Jeremy Corbyn denies ‘wide scale’ bullying in Labour after nine MPs quit

Jeremy Corbyn denies 'wide scale' bullying in Labour after nine MPs quit

Jeremy Corbyn has denied there is a ‘wide scale’ bullying problem within Labour as the total number of MPs quitting his party rose to nine.
The Labour leader has seen a number of high-profile resignations this week, with the majority deciding to join the newly-formed Independent Group.
Former minister Ian Austin quit the party today, saying he was ‘ashamed’ of Labour, which had developed a ‘culture of extremism, anti-Semitism and intolerance’ under Corbyn.

Jeremy Corbyn has denied claims of bullying within Labour (Picture: AFP/Getty)The Dudley North MP, whose Jewish adoptive father was forced to flee the Nazis as a child, said the leadership was ‘not capable’ of dealing with the anti-Semitism which had been allowed to ‘flourish’ under Corbyn’s leadership.
He added that he thought the current leader was not fit to be prime minister and warned other MPs were considering their position in the party.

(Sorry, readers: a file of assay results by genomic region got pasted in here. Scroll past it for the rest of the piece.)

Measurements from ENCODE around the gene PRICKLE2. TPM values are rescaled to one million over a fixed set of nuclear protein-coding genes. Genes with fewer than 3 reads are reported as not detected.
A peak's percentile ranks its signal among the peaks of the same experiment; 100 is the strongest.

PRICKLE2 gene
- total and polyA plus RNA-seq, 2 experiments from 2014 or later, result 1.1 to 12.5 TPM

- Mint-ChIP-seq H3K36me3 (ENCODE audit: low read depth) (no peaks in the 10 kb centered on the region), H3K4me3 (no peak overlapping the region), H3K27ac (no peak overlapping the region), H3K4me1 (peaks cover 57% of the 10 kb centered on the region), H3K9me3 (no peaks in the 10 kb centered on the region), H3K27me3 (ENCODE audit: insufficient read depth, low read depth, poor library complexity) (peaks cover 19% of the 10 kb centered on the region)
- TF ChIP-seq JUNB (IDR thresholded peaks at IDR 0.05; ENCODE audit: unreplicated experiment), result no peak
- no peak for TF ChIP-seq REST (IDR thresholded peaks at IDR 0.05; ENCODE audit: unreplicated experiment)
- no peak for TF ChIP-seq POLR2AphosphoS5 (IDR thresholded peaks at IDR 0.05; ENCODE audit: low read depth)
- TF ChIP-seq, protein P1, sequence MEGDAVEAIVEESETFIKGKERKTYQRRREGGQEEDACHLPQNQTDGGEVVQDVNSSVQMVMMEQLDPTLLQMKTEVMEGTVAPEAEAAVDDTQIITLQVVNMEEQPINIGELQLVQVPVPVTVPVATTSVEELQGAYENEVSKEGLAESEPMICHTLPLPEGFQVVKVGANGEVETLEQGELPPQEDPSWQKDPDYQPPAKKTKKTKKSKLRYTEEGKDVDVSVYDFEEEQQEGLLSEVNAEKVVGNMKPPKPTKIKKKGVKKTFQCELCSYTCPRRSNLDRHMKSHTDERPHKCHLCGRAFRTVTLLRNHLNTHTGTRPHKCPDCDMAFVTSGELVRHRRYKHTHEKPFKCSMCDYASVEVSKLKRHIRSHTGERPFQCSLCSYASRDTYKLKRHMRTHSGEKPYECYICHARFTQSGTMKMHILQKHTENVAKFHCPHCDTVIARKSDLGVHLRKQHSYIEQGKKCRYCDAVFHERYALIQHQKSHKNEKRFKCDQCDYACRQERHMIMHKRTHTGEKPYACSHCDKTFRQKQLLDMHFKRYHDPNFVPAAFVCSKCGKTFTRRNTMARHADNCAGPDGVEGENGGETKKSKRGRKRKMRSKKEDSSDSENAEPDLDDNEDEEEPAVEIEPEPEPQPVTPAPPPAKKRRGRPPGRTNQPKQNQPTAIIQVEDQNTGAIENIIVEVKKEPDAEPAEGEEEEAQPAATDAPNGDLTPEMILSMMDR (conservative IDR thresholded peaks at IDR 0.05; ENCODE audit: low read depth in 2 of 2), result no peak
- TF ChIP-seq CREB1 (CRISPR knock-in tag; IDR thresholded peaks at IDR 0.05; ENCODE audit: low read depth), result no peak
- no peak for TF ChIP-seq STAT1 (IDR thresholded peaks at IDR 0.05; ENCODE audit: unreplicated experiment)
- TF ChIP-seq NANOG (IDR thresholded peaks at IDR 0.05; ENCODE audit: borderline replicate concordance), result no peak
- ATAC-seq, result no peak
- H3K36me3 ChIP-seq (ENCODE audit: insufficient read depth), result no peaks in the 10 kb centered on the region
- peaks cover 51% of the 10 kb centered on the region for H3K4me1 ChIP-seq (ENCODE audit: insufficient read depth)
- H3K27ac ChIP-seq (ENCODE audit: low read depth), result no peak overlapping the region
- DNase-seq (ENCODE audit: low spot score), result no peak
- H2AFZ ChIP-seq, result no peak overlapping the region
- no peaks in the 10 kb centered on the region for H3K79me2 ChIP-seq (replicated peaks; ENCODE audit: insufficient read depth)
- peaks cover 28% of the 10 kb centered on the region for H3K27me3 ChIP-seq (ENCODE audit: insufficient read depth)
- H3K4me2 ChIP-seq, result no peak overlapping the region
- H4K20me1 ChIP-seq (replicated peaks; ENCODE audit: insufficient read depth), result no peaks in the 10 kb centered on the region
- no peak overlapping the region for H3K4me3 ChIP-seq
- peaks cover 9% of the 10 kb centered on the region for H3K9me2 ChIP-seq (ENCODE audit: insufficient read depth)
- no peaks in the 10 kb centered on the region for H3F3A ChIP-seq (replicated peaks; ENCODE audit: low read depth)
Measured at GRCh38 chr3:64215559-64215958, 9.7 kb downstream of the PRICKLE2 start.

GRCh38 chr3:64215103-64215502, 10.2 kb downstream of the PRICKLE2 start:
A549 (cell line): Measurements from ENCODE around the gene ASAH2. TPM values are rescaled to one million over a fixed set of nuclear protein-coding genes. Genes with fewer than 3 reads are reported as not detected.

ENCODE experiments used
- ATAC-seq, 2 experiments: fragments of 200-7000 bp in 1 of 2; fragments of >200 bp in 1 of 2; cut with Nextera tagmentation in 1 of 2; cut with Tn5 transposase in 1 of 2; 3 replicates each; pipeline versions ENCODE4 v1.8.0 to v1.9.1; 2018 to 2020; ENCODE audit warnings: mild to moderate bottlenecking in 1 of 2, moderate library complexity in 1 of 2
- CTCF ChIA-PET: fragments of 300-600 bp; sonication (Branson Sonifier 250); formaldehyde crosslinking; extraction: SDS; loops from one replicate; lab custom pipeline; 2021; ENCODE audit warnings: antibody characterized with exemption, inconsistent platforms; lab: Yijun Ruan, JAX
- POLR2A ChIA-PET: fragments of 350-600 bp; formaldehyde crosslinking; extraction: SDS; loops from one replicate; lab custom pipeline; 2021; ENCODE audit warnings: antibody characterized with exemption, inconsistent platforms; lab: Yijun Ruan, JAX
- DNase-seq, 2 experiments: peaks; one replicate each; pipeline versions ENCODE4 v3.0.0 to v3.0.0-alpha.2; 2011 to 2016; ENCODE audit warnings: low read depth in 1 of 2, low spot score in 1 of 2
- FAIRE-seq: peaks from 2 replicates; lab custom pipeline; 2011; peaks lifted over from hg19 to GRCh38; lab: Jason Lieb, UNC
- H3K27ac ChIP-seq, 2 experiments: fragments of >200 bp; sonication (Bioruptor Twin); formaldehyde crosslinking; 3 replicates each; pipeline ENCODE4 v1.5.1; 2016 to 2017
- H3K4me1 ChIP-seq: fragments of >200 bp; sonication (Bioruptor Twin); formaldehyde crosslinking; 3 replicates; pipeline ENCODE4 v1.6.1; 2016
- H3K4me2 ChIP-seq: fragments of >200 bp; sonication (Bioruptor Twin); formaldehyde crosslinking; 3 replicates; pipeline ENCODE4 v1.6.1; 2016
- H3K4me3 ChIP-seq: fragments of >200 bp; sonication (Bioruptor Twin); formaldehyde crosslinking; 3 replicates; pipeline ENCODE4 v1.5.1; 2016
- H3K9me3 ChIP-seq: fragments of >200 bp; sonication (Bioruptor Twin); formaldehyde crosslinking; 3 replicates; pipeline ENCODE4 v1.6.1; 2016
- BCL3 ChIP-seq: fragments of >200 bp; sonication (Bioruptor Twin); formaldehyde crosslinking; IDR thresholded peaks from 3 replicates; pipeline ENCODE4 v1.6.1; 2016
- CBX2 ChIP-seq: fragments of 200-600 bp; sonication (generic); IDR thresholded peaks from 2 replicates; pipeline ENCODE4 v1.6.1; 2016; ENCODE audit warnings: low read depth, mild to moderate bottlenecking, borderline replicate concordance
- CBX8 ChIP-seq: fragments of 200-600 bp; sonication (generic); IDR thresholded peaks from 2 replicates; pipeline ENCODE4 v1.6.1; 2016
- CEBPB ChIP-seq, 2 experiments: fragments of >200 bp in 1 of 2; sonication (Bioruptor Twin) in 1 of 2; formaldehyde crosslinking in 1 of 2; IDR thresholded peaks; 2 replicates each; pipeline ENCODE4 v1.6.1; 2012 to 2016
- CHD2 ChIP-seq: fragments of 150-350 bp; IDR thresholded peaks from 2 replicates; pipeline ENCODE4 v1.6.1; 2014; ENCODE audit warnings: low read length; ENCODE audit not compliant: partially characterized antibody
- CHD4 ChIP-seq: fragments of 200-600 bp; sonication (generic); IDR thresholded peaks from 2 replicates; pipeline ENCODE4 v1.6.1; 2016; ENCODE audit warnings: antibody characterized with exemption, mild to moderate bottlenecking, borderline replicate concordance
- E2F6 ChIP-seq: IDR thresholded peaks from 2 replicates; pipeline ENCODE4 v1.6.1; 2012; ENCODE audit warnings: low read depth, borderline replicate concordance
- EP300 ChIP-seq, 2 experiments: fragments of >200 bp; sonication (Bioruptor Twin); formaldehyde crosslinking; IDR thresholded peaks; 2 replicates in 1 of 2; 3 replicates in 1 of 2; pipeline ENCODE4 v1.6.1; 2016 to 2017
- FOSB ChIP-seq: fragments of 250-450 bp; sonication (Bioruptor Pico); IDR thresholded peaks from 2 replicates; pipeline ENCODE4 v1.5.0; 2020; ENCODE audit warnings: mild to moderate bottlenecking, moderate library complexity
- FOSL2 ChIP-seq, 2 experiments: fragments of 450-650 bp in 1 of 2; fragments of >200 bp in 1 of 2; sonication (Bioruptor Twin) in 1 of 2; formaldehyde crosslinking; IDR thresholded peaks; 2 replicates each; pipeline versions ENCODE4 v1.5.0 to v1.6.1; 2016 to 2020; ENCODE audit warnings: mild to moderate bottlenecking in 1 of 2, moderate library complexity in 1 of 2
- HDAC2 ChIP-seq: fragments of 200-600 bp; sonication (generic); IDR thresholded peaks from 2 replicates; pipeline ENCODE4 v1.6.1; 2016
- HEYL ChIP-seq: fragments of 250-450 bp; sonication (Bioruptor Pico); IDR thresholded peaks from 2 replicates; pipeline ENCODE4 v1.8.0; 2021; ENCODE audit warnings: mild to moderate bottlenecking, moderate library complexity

Dad shook his baby to death ‘for interrupting football match’Mr Austin said he had no plans to join his eight former colleagues – alongside three former Tory MPs – in the new Independent Group which, unlike him, backs a second EU referendum.
However, Corbyn has flatly denied any widespread problem in the party and said any ‘bad behaviour’ was dealt with.
He said: ‘There is no place for harshness, bullying or anything else in the party. I don’t believe that it exists on a wide scale.

Ian Austin became the latest MP to quit (Picture: Chris McAndrew / UK Parliament)‘Where there is bad behaviour we deal with it. Where there is a problem we deal with it.’
Labour said it regretted Mr Austin’s decision but called on him to quit as an MP and fight a by-election in the seat he has held since 2017 – a call he rejected.
Mr Corbyn also took issue with claims by deputy leader Tom Watson that the party did have a problem.
British grandma sentenced to death in Bali ‘doesn’t fear firing squad’‘I will be speaking to Tom Watson in the very near future to talk to him about that,’ he said.
‘He has made a comment. It is his comment, not mine. Of course I disagree with him.’
Former Labour MPs Luciana Berger, Chuka Umunna and Chris Leslie – who left to form the Independent Group earlier in the week – offered support to Mr Austin after his announcement.


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